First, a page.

Any job can be meaningful.
In some fields, you don’t have to search hard to connect with the greater purpose behind your work – firefighters save people and families from devastation in times of crisis, medical staff help ensure we live as long as possible, and teachers shape the minds of our future leaders.
But what if you don’t have a career in public service? Are general functional roles like operations or logistics inherently lacking a larger, greater purpose? And if so, does that mean that employees in standard corporate professions are resigned to finding purpose in other ways in their lives?
Not quite. According to research, we can all connect with the deeper purpose behind our work -- No matter how seemingly mundane or even dirty our roles may be. It turns out that how we frame our work (rather than what we do) is the most critical element to connecting with the greater meaning, purpose and increasing our satisfaction with our roles.
· Job vs. Calling: In one experiment, researchers worked with service-oriented groups of workers (teachers and custodians) to determine whether they felt their jobs were “just jobs” or a calling. Surprisingly, the answers were split almost equally across both groups: 50% of custodians felt their roles were callings, and 50% felt their roles were just long-term jobs. Interestingly enough, teachers also demonstrated a 50-50 split. Not surprisingly, the participants who framed their roles as “a calling” perform better and experience more job satisfaction. It’s almost intuitive if you think about it: one school janitor laments about how much “it sucks to clean up the trash of bratty kids” and another takes pride in ensuring that students have a sanitary and healthy environment to optimize their learning.
· Finding the Why: In another experiment, accountants at a large firm with notoriously low engagement were asked to think about how the most mundane elements of their work contributed to a greater purpose: ensuring accuracy for the clients that they served and relieving them of a massive burden that could often result in mistakes without their assistance. This reframing resulted in improved productivity, faster processing times and higher engagement.
Now that we know that reframing is the most critical element of finding meaning, how exactly can we do that?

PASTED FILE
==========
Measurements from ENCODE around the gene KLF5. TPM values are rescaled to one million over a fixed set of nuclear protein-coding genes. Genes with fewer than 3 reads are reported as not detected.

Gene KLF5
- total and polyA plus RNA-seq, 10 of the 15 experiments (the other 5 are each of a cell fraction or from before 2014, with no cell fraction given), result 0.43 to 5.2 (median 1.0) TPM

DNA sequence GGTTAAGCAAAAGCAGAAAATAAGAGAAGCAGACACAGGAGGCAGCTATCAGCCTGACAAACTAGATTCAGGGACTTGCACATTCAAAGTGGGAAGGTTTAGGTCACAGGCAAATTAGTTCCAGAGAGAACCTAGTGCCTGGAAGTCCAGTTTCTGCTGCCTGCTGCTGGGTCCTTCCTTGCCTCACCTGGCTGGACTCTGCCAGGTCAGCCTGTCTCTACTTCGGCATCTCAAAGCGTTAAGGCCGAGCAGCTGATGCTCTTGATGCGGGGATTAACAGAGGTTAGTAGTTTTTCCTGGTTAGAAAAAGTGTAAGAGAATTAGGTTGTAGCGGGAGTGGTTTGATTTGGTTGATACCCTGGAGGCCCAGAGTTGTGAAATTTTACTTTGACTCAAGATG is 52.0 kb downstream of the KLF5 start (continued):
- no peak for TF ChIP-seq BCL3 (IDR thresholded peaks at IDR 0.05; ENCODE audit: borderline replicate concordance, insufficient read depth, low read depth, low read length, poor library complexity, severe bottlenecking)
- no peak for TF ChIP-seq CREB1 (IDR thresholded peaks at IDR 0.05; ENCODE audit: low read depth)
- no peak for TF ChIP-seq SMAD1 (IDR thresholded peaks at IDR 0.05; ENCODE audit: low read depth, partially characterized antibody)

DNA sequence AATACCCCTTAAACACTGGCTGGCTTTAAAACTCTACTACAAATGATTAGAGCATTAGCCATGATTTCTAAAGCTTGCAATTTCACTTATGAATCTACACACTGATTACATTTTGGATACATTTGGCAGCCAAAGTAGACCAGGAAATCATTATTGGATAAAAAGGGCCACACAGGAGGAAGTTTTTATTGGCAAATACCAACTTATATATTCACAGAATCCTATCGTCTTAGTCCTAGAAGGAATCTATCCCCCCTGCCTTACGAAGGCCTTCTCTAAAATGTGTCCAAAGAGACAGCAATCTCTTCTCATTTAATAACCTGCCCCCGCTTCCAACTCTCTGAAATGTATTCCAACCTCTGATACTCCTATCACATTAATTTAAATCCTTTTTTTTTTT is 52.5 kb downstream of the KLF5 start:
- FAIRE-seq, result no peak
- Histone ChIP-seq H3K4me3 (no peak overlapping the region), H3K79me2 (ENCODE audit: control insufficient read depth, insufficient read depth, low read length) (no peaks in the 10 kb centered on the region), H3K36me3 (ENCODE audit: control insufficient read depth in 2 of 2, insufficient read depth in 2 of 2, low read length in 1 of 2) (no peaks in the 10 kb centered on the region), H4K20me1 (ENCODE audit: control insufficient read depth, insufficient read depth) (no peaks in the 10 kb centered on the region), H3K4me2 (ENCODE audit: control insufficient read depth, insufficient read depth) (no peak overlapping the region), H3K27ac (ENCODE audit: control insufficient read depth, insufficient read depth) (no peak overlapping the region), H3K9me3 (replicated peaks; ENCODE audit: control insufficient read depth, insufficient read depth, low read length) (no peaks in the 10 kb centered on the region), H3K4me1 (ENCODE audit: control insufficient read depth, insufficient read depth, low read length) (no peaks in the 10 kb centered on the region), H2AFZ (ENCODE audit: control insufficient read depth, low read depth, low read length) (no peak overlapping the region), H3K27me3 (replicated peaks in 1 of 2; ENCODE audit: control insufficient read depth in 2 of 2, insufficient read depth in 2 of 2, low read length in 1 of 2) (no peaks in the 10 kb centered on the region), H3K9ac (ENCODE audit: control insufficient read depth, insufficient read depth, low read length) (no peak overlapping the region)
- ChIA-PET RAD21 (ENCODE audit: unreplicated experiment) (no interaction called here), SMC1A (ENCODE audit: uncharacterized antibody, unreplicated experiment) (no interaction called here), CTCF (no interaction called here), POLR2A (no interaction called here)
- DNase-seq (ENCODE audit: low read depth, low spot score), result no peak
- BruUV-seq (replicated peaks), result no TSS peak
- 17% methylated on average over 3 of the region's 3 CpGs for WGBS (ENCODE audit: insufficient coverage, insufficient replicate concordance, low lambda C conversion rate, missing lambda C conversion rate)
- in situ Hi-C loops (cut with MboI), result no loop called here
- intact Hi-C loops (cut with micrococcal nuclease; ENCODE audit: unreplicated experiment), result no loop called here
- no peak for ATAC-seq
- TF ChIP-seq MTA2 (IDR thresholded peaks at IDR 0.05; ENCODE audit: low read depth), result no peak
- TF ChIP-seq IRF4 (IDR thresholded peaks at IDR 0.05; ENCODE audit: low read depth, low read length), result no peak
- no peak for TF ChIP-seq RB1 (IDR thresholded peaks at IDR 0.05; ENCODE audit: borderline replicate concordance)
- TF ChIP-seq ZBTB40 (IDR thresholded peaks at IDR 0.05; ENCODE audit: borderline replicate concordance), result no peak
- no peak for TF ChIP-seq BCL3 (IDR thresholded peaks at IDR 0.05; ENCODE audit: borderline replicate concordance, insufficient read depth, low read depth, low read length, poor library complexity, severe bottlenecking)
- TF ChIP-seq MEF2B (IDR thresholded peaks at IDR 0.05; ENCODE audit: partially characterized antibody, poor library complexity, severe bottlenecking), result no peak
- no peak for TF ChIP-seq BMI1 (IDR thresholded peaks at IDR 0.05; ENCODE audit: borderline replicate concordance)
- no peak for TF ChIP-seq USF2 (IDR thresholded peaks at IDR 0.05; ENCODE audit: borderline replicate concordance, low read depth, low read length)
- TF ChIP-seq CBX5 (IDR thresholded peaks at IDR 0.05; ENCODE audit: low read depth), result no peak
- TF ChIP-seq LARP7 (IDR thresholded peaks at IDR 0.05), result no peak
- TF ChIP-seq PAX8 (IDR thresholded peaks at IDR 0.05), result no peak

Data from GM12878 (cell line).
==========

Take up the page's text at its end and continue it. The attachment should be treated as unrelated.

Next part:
· Determine and (constantly) reflect on how your work is an act of service: Connect and reflect on the actual population that your work is serving, whether you’re serving them directly (e.g. consultants are serving their client; human resources officer are serving the employees of a company; teachers are serving students and parents) or indirectly (you work in order to provide for your family, care for an aging parent or invest in your children’s education).
· Invest in positive relationships with your colleagues: Having collegial relationships with the people around you, whether informally, or through formal relationships like mentoring programs, can be a large driver of job satisfaction. Make an effort to invest in your work relationships – this can be a simple as sending a note of gratitude, or making the time to connect over lunch once a month.
· Make your work a craft: Research shows that not just completing your work, but crafting it, or making the work that you want to do out of what you’ve been assigned, drives engagement, satisfaction, and resilience. For example, in one study, the happiest and most effective members of custodial staff at a top-performing hospital would rearrange the artwork in patients’ rooms to stimulate their brains, or devoted times to learning about various cleaning chemicals and then customizing the treatments used in certain rooms to avoid aggravating any conditions.
If you live in a developed nation, it is likely that one third of your life will be spent at work but that doesn’t have to be an inherently bad thing: if we put effort into finding meaning and purpose into our chosen fields, even the most mundane tasks will be more enjoyable and we will find ourselves happier and more successful.
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